Although we believe we reside in the best entrepreneurial era, we tend to be reminded that history is filled up with periods where risk taking was either encouraged or frowned upon. Whenever a society is inspired to take chances it often yields advancements and drives further appetite for risk. Then, as our risk/reward balance continues to skew, we find periods of bust accompanied by cycles of reduced investment and zero tolerance for risk. This makes more sense whenever we consider our individual feelings on risk taking.
For most people, taking risks is not palatable. It’s no wonder: You’re quite literally stepping outside your safe place and potentially have too much to lose. But if you intend to start your own business, you’re likely to need to get used to it, and understand patience plays a big part.
Richard Branson on TAKING CHANCES
Up to professional risk takers work to create quantifiable and objective decisions, the reality about risk taking is that it’s an emotional game. The excitement of the chance is often as exhilarating as risk aversion is paralyzing. Our previous experiences, whether good or bad, inform our emotions and make us either pretty much more likely to take risk.
Instead of ignoring and stuffing down the emotional areas of risk taking, I favor to handle it head-on in the beginning. Start out with the downside, and have yourself what could fail. Imagine living a life in a global where you took a risk and the worst case scenario played out. How does it feel, what is it truly like and will you handle it? If so, then allow you to ultimately imagine the moderate-to-good case playing out. What does the world appear to be in this scenario and how does this feeling compare to a global where in fact the worst case occurs?
Thriving in Finance Requires Patience and Humility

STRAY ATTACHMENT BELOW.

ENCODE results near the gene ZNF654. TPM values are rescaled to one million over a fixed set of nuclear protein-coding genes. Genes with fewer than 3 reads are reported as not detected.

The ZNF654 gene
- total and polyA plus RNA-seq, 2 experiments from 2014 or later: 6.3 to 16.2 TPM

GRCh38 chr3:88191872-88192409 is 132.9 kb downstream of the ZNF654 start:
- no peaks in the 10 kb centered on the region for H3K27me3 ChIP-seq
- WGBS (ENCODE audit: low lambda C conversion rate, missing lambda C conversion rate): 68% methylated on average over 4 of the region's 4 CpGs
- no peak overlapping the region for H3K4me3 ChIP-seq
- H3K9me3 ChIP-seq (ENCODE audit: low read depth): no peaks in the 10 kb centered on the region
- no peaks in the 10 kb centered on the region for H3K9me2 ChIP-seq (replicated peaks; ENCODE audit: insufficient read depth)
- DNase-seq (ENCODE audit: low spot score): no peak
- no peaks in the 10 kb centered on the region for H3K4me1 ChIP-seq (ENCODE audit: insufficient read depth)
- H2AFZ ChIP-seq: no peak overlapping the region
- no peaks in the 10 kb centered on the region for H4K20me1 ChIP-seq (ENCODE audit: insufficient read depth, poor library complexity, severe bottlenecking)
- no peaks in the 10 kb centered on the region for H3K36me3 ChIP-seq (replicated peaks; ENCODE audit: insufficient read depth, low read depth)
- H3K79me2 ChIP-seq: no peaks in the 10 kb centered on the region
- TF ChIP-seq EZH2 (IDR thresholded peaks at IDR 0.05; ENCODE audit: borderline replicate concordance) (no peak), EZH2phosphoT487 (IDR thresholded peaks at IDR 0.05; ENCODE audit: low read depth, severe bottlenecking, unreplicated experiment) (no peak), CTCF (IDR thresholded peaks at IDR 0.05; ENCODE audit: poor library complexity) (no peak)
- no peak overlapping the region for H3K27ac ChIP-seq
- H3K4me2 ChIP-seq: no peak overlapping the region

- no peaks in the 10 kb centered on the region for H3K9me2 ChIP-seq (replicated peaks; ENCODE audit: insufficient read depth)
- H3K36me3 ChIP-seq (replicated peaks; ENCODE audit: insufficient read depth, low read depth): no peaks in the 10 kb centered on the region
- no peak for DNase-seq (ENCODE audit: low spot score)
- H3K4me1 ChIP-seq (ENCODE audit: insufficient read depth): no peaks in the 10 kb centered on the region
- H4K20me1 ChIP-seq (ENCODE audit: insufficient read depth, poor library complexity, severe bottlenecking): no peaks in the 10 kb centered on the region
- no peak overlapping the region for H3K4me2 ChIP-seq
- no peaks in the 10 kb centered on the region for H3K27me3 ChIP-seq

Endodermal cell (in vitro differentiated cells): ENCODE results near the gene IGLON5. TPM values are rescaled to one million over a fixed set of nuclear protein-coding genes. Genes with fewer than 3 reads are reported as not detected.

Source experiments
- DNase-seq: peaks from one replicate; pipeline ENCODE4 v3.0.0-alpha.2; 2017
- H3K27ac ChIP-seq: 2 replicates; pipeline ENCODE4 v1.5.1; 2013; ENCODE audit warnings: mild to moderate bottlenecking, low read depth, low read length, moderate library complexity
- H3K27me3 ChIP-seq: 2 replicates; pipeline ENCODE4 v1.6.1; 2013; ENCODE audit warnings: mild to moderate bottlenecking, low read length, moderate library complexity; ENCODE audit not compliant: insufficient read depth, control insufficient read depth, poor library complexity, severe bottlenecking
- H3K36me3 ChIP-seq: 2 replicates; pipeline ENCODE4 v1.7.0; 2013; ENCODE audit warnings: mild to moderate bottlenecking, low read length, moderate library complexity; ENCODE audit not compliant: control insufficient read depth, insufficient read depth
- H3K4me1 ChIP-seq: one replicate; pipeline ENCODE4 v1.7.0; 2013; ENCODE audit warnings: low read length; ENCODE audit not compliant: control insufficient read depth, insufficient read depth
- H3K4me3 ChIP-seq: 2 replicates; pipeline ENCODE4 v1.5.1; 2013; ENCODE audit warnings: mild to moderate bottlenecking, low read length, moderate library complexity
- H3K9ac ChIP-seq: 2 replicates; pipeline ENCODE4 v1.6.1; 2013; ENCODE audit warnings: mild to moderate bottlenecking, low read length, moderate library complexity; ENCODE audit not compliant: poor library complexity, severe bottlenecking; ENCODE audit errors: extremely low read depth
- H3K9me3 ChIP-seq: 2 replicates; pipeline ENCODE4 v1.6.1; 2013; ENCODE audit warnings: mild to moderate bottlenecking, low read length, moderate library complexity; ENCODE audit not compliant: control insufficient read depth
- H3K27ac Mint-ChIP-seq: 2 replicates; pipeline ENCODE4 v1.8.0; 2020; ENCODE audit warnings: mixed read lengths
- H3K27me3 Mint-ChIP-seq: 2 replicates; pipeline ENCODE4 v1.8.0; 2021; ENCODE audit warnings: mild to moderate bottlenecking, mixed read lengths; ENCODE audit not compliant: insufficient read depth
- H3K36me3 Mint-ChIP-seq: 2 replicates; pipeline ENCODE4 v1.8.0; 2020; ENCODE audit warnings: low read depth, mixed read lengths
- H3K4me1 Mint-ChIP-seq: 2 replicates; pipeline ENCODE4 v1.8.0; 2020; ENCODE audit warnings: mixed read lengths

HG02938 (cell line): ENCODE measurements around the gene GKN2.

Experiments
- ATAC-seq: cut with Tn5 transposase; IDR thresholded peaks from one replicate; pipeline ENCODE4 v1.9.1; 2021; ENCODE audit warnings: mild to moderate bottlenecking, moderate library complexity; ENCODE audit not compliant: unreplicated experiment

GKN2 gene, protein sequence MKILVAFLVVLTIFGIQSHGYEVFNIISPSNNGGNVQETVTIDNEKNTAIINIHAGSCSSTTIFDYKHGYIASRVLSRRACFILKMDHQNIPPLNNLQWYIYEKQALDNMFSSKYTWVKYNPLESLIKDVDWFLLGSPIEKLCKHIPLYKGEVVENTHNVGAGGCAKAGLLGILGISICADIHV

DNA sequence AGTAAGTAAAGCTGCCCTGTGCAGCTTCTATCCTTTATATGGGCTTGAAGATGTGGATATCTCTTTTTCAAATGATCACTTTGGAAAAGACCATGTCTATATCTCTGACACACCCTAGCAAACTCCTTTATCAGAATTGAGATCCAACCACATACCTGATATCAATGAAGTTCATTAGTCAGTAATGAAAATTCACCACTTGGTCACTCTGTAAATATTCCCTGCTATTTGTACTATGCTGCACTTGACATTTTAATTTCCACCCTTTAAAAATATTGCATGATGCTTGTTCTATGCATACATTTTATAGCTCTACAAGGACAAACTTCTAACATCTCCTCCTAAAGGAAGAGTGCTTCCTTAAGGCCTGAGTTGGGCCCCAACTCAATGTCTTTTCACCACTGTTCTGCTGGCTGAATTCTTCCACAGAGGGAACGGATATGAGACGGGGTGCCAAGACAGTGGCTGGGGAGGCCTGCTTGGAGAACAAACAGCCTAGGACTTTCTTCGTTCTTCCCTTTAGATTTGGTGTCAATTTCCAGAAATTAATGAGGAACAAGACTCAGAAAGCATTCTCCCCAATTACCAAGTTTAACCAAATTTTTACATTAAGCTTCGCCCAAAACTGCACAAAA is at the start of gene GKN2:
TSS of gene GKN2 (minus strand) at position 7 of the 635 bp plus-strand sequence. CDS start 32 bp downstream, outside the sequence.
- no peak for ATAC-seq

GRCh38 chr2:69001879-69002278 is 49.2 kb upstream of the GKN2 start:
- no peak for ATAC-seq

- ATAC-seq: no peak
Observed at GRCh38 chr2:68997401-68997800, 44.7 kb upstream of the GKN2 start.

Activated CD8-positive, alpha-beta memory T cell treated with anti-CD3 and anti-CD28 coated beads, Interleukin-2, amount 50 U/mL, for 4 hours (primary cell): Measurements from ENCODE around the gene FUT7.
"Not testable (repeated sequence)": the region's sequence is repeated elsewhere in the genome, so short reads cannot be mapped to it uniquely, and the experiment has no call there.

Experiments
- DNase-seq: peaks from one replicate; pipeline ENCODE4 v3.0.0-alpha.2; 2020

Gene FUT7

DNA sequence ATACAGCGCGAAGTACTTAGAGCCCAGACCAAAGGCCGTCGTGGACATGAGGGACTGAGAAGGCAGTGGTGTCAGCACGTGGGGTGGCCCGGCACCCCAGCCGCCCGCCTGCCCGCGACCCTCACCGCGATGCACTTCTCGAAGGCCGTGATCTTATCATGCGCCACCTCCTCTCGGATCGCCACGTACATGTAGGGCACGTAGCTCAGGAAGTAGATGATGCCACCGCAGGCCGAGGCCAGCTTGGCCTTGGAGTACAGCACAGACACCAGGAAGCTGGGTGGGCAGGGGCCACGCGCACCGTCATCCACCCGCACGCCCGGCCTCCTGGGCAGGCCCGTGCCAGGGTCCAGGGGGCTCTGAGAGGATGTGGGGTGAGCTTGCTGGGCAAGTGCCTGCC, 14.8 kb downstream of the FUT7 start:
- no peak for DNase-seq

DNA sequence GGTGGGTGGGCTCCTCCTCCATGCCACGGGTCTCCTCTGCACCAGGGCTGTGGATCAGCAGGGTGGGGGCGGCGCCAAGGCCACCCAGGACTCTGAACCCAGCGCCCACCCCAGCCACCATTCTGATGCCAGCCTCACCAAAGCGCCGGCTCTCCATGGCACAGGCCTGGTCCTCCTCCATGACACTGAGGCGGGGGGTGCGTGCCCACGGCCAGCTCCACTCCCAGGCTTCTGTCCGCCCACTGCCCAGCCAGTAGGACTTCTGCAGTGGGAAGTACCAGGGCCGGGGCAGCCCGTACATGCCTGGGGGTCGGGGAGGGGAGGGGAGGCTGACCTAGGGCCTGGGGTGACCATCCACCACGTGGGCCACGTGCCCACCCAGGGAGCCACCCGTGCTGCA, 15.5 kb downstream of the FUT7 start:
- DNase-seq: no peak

For example, my emotional link with a cause made a decision to purchase Practice Fusion a worthy risk for me personally. This was in the past, when the healthcare space was seeing hardly any VC attention, therefore the risk was sustained. Also, at that time, there have been 300 competitors and the business had hardly any market share. However, the chance of a global where connected doctors would drive better outcomes and an opportunity to help solve a few of our nation’s healthcare woes outweighed the chance of passing on the investment rather than being a part of this history.
It’s also beneficial to realize that regardless of how exciting a chance, things will need time to play out. You will see frustrations and setbacks, and it’ll be a long-slog regardless of how fast things are moving. Get comfortable there are no overnight successes. Realize you’ll be focusing on this opportunity for a long time, even if it’s successful. Ensure you are more comfortable with that, and make certain the enthusiasm you have can last. This could be more likely for those who have a whole lot of passion for the merchandise or service you’re focusing on.
If you’re more comfortable with the downside, worked up about the upside and ready to handle the ups and downs that include any relationship, then you’re prepared to make the next move and begin investing your time and effort fully available. Remember to repeat the mantra: with great risk comes great reward.
SETTING UP in the Developing World: More Risk, More Reward